An alternative is the production of autologous stem cell-derived HLCs. With the development of stem cell technology, and especially human induced pluripotent stem cells (hiPSCs), the treatment of hereditary liver disease can be taken a step further: patient-specific therapies can be created by combining genetic correction with autologous cell transplantation [17,18]. This allows for the bypassing of the two main issues inherent to treatment with embryonic stem cells (ESCs): ethical concerns raised by the destruction of embryos, and the possibility of immune incompatibility. Disease-free autologous hiPSCs are generated through ex vivo gene therapy [19], and the genetically-corrected hiPSCs may then be differentiated and used for transplantation. A patient-specific, disease-free line of hiPSCs can be obtained in 4-5 months [20]. To date, α1-antitrypsin deficiency and familial hypercholesterolemia have both been genetically corrected in hiPSCs [21,22]. This can also be done using autologous hepatocytes, but as discussed earlier these must be obtained through liver resection. Clinically, successful ex vivo gene therapy and autologous hepatocyte transplantation has been performed only once, for familial hypercholesterolemia [23]. More recently, a combination of ex vivo gene therapy with a lentiviral vector encoding FAH and autologous hepatocyte transplantation was used to correct hereditary tyrosinemia type 1 in an FAH-deficient pig model [24]. In contrast to hepatocyte transplantation [25], there are no established large animal models of human metabolic disease treated successfully with stem cell-derived HLCs [26].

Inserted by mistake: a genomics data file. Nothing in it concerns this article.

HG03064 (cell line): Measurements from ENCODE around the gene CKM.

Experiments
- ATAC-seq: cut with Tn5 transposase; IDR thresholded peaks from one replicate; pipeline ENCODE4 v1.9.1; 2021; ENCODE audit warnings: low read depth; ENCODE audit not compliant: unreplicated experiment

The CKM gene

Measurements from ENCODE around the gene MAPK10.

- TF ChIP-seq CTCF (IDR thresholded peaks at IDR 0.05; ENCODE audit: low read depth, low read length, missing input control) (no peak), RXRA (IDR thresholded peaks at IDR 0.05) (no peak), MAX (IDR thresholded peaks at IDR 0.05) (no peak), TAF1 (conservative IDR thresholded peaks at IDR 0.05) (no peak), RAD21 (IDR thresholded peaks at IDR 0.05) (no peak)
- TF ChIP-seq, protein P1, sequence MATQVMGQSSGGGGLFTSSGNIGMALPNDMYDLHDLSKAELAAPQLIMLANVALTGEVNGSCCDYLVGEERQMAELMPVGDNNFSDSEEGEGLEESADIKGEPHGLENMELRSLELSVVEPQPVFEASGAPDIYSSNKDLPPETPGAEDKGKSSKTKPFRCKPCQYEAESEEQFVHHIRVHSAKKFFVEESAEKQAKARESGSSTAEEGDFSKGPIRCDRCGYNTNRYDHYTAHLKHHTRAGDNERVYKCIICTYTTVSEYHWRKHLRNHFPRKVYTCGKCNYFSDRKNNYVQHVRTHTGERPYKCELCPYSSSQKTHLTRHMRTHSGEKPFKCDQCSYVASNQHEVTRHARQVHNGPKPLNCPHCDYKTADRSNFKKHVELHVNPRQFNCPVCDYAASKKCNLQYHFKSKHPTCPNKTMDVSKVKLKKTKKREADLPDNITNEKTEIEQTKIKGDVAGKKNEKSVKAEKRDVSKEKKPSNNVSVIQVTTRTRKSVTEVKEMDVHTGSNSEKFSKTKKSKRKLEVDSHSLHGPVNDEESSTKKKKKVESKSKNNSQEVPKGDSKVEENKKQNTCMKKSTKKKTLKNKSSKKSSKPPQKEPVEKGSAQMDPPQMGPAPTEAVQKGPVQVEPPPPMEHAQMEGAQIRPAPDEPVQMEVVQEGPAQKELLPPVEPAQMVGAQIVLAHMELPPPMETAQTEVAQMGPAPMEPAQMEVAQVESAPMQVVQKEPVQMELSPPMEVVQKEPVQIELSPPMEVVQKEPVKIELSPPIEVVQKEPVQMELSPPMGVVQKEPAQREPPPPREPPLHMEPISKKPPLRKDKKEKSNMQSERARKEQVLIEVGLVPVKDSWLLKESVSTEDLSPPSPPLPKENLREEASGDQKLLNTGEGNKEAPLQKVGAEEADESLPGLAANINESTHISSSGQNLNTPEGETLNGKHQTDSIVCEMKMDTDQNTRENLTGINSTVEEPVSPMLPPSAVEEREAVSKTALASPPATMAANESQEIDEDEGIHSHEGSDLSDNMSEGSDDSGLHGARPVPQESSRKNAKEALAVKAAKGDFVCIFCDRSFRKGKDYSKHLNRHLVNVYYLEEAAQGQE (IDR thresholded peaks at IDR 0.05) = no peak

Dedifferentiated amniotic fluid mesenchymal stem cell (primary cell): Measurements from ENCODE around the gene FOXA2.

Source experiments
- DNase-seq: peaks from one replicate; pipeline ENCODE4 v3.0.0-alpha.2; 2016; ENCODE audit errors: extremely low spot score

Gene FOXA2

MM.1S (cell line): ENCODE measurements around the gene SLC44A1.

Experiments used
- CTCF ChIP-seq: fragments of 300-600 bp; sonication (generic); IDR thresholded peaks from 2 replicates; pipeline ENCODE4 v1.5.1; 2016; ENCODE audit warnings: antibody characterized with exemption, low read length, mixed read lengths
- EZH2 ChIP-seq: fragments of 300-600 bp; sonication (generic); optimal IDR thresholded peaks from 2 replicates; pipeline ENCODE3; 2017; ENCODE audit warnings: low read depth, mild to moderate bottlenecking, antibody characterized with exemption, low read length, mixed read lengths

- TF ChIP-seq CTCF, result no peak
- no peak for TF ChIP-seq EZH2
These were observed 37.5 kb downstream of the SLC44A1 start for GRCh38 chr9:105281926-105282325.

Genetically-corrected autologous hepatocyte or stem cell-derived HLC transplantation may be the logical next step in the treatment of inborn errors of metabolism. However, several important limitations to widespread clinical use of cell transplantation for correction of metabolic deficiencies still exist. Results, although promising, are still modest, and evidence of long-term efficacy is lacking. This may in part be due to the low levels of engraftment seen in cell transplantation. Some diseases, such as hereditary tyrosinemia type I and α1-antitrypsin deficiency, inherently provide a natural selective advantage for the transplanted cells [27,28], but in other cases injury to the recipient liver or other methods to increase engraftment may be necessary [29,30]. Furthermore, and although cell transplantation is far less invasive than orthotopic liver transplantation, it has on rare occasion been associated with complications including portal vein thrombosis [31,32]. Finally, there are other limitations to cell therapy that are specific to the use of stem cells particularly: stem cell-derived HLCs have not yet reached a full degree of functional maturity, and the issue of their potential for tumorigenicity must be addressed [33].